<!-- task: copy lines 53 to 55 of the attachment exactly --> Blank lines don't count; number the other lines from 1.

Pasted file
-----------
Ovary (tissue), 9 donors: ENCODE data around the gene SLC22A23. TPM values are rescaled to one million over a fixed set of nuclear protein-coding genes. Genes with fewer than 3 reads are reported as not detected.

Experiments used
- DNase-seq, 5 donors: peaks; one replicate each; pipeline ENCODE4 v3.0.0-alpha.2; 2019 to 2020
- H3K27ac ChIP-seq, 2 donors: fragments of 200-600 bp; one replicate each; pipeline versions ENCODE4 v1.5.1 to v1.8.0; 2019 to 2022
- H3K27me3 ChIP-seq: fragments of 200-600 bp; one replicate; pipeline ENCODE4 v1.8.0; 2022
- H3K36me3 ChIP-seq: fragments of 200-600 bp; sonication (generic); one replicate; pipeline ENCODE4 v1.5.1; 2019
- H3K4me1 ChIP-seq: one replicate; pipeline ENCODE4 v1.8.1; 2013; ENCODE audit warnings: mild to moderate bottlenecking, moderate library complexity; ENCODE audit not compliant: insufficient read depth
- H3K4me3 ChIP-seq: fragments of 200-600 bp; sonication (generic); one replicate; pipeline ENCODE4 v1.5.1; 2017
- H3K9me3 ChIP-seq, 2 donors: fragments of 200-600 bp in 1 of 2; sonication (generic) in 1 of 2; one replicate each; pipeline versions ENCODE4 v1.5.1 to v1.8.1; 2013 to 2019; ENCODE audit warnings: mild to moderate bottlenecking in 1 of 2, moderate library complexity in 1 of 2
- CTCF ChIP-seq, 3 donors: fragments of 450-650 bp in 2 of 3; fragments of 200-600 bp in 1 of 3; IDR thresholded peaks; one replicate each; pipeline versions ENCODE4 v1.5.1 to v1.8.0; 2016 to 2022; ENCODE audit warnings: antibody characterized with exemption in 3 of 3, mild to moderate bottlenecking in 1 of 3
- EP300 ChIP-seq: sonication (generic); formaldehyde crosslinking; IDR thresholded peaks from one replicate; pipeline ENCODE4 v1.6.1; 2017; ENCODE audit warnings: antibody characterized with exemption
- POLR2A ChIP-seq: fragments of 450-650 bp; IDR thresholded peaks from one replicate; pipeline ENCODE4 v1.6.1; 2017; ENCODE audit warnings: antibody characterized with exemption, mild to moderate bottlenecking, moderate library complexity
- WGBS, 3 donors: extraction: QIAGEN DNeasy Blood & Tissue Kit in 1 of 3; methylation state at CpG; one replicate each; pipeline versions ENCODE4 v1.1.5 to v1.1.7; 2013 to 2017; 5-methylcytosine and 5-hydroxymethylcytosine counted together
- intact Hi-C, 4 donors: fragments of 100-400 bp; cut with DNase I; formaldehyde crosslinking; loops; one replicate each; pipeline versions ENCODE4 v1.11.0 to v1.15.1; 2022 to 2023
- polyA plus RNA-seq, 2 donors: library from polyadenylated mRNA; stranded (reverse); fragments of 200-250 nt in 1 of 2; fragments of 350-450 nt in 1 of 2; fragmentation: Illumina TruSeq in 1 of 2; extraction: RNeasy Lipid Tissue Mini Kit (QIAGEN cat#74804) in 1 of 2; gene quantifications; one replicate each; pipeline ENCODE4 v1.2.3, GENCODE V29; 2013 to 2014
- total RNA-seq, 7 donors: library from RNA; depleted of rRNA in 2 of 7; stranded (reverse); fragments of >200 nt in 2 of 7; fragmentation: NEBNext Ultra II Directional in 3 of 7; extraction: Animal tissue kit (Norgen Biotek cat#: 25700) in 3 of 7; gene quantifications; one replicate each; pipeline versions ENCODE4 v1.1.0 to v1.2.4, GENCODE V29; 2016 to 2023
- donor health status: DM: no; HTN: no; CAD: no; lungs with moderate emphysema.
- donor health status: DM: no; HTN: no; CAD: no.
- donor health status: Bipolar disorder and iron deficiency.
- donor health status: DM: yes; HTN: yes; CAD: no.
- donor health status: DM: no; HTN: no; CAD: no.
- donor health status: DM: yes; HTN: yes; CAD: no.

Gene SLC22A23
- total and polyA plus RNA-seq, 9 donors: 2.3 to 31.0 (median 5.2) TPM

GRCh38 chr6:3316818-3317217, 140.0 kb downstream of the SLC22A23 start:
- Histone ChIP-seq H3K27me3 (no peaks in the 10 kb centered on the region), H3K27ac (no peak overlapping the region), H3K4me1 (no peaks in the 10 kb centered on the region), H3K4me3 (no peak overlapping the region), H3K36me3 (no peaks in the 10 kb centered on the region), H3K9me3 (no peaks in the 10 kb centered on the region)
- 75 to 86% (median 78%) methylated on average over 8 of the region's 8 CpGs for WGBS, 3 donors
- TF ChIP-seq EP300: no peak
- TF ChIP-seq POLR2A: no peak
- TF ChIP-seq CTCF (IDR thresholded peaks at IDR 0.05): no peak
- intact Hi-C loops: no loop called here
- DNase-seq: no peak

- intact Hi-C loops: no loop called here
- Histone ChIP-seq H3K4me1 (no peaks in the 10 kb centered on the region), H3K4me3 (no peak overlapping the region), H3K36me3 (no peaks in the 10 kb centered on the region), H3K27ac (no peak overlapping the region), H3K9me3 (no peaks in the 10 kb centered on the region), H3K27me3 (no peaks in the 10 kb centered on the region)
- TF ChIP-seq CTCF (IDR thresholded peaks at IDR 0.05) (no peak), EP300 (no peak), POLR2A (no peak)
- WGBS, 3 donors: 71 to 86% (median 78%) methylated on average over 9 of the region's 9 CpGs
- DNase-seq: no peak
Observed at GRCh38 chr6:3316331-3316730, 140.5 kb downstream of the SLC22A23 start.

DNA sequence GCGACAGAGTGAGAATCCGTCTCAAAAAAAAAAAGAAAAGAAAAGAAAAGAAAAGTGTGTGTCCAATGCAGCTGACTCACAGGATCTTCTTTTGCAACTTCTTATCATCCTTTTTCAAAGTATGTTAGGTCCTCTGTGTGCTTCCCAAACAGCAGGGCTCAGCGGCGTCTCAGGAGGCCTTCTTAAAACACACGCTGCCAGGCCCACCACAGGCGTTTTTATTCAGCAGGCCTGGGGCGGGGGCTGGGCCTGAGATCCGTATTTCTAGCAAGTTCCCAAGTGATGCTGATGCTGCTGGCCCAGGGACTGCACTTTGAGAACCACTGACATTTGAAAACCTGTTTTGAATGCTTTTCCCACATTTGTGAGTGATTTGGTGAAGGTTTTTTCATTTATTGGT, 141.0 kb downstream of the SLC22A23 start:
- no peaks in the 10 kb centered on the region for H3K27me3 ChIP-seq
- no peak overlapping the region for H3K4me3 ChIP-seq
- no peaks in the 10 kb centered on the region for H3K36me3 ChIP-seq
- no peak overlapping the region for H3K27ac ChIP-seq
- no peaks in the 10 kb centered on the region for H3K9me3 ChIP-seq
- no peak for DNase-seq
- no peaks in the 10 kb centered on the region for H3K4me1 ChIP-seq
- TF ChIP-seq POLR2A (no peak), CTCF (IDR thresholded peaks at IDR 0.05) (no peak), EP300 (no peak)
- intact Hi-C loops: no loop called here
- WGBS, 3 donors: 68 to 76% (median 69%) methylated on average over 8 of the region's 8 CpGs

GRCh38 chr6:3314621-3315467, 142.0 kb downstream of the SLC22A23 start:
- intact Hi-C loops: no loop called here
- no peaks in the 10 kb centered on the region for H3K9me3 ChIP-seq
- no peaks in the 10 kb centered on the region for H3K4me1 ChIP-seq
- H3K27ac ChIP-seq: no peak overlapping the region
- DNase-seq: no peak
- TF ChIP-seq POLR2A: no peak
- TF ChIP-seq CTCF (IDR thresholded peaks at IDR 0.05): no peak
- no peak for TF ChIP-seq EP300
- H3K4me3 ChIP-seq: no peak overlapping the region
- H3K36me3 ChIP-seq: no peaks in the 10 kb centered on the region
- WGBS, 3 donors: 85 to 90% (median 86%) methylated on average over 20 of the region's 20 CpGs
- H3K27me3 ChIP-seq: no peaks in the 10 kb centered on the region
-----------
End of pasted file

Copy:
- no peaks in the 10 kb centered on the region for H3K4me1 ChIP-seq
- H3K27ac ChIP-seq: no peak overlapping the region
- DNase-seq: no peak